Tuesday, 25 November 2008

The End Of New Labour... In Office.

It’s so very difficult to describe how much Brown and Darling have completely flunked the PBR. Unless you are a parent, or a pensioner (though that warm feeling won’t last very long if you are either), what really did the Pre-Budget Report do for you.

VAT has been cut to 1992 levels, which would be great… if anybody had money to spend. Assuming of course that our shops and retailers passed on the 2.5% decrease. None of the tax cuts will create the necessary stimulus to create the needed liquid economy. In a sense, this is the perfect New Labour budget, the illusion of actions being taken, with ther reality of rearranging the deck-chairs on the titanic.

That’s before I touch on the pain to come, with the announcement of Ni and income tax rises. National Insurance is set to rise by equivalent of 0.5% from 2011. There are also proposed income tax rises, set to come in after the next general election, should New Labour win that election. Darling announced that the top rate of tax will go up to 45% for those earning £150000 and over. It is this measure which has seen commentators and columnists claim the end of New Labour, which is nonsense. They should have either set the threshold at £100000, set the new top rate at 50%, or both.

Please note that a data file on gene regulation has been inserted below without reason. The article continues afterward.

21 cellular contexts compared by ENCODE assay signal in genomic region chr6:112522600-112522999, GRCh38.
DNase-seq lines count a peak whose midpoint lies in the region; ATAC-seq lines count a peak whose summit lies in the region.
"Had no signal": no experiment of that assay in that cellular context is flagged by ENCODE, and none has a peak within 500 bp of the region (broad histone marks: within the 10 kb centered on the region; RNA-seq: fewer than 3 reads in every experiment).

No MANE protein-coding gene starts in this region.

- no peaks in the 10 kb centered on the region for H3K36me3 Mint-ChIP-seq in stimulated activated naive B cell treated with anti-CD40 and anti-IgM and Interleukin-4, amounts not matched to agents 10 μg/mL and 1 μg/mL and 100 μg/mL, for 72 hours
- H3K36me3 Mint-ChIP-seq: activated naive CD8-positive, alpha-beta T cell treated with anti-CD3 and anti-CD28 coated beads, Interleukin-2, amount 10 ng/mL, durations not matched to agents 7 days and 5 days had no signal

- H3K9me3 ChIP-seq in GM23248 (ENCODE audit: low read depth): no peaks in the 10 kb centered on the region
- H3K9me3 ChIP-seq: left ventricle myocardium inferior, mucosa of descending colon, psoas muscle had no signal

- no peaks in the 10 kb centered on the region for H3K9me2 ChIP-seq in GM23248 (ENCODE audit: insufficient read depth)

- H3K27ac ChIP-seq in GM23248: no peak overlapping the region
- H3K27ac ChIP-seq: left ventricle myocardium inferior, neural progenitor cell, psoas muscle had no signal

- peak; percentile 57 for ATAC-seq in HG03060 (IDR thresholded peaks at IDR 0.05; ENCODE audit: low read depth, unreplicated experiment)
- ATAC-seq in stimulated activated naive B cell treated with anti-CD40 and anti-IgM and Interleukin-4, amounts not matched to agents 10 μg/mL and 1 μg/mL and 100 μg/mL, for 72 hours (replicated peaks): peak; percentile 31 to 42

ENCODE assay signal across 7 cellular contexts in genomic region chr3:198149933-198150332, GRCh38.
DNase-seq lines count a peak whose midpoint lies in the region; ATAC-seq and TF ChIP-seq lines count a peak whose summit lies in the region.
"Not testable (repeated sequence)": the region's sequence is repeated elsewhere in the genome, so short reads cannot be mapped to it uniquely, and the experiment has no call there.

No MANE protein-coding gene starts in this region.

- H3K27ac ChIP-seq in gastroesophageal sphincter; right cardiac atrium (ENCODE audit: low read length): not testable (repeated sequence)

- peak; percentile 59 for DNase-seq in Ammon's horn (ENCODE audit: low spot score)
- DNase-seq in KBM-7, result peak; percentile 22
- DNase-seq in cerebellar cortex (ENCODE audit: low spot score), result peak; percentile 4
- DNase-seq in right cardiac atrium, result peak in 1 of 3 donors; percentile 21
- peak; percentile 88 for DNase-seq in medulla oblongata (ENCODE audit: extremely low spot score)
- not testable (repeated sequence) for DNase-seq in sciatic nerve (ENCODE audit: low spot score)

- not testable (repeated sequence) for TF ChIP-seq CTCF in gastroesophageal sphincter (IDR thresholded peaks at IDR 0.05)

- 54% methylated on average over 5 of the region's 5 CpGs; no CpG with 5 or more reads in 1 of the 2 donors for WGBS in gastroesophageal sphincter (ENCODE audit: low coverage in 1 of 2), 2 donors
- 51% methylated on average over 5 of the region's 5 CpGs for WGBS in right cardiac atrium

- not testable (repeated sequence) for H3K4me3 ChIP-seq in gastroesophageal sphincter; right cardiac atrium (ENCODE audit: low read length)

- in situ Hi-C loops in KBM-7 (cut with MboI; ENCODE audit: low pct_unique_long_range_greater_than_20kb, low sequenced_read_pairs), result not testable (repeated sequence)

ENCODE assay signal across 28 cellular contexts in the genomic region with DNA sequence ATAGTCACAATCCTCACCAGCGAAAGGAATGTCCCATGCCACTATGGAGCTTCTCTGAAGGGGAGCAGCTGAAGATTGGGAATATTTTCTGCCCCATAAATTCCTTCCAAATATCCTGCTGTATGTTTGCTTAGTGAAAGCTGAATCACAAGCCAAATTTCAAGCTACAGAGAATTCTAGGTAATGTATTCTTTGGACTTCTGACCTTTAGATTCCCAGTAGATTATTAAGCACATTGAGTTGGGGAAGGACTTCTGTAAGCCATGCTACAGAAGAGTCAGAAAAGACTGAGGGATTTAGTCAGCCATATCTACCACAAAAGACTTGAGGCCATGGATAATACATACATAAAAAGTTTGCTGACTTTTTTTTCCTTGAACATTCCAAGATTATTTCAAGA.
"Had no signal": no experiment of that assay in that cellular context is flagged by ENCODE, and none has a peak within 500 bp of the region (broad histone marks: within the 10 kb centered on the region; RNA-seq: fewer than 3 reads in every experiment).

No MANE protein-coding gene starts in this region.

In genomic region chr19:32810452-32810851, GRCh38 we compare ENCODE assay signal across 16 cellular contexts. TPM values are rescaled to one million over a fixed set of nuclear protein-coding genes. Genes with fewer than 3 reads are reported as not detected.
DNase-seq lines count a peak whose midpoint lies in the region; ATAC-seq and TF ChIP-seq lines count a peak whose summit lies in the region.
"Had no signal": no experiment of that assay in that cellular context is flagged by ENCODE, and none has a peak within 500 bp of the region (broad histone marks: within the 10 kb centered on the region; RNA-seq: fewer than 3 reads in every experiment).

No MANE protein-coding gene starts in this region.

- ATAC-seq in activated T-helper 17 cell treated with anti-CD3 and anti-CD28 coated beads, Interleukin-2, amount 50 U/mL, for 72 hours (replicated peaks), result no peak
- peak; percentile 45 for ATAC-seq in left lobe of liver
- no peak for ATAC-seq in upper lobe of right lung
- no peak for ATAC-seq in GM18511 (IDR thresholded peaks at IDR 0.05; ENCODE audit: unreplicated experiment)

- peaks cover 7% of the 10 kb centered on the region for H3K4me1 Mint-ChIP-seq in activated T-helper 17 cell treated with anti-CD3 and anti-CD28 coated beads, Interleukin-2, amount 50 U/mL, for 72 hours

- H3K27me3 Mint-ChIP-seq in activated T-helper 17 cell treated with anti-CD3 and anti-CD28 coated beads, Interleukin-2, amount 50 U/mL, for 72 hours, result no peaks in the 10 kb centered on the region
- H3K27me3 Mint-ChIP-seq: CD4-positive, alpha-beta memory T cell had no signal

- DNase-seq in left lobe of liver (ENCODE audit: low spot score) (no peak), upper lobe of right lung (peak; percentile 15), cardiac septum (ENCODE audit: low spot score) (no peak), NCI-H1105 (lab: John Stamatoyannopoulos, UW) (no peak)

To announce a tax raising measure, to pay off an estimated half a trillion pound debt, which would only bring in £650 million in its first year, really is defeating the purpose. In any case, there should have been a raft of tax avoidance issues announced, as people who find themselves in the higher rate of tax are more likely to adopt tax avoidance procedures.

Brown and Darling have really gambled, but have spent the money on the wrong things, and have continued to compromise with the top earners and bankers who put the country in this position in the first place. Either way, it is very difficult to escape the conclusion that New Labour, when announcing the PBR, had just lost the next General Election.

1 comment:

Alex ken said...

Corporation Tax is that tax payable by a company on its taxable profit in the company's accounting year.

Tax Specialist in London